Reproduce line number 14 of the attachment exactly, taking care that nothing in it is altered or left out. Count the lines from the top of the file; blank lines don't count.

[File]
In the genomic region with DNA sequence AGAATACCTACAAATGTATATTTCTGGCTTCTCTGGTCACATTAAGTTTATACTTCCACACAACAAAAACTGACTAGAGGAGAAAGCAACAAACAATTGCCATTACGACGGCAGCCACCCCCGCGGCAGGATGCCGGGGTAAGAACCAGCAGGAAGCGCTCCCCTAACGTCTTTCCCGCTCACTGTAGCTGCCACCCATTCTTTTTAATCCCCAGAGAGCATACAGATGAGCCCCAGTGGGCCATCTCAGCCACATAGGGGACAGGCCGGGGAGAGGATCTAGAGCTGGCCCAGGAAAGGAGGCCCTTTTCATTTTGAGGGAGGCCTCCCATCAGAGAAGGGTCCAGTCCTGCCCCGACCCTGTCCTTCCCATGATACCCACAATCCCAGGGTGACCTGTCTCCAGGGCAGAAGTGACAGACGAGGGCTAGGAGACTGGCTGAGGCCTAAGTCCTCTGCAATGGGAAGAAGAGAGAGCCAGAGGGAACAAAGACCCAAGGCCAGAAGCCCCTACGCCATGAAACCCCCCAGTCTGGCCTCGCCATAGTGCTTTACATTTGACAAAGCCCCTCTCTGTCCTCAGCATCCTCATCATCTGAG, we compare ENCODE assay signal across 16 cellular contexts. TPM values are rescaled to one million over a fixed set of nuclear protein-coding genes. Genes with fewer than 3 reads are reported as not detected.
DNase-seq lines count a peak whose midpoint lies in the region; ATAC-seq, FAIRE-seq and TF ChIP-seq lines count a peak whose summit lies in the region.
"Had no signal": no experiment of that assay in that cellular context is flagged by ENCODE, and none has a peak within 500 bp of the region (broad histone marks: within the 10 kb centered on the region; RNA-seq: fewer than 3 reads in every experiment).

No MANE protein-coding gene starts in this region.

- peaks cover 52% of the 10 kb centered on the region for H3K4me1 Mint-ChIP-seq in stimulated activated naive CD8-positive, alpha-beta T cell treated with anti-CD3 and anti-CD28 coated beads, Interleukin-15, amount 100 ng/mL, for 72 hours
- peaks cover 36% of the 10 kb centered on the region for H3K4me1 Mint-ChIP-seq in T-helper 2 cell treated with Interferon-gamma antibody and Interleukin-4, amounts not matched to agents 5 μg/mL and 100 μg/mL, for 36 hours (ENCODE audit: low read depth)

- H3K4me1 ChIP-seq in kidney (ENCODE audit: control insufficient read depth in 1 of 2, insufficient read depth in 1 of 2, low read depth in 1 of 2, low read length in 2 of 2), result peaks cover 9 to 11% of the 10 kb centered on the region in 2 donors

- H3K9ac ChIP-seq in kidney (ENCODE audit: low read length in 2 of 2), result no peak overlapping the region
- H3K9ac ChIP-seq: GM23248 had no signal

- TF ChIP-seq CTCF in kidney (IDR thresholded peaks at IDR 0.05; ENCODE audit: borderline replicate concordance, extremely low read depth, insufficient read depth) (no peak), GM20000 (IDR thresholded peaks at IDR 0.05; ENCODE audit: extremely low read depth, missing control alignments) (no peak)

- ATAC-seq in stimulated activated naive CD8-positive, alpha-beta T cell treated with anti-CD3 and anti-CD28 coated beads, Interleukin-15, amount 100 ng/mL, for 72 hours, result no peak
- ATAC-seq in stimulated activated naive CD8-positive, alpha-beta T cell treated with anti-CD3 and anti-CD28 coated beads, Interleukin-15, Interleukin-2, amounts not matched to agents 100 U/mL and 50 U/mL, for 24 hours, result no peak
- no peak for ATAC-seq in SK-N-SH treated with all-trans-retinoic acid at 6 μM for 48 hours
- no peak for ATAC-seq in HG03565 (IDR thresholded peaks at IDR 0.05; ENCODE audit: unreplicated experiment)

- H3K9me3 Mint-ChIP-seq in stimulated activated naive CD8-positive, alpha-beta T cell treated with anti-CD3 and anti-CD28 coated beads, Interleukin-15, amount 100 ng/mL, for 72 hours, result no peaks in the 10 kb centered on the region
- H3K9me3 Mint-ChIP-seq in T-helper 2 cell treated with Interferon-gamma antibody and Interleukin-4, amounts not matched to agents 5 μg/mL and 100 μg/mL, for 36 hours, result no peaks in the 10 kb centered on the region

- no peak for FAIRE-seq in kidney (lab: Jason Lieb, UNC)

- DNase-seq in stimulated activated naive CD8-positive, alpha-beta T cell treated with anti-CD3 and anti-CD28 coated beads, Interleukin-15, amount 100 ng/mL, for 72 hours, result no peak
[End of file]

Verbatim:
- no peak for ATAC-seq in HG03565 (IDR thresholded peaks at IDR 0.05; ENCODE audit: unreplicated experiment)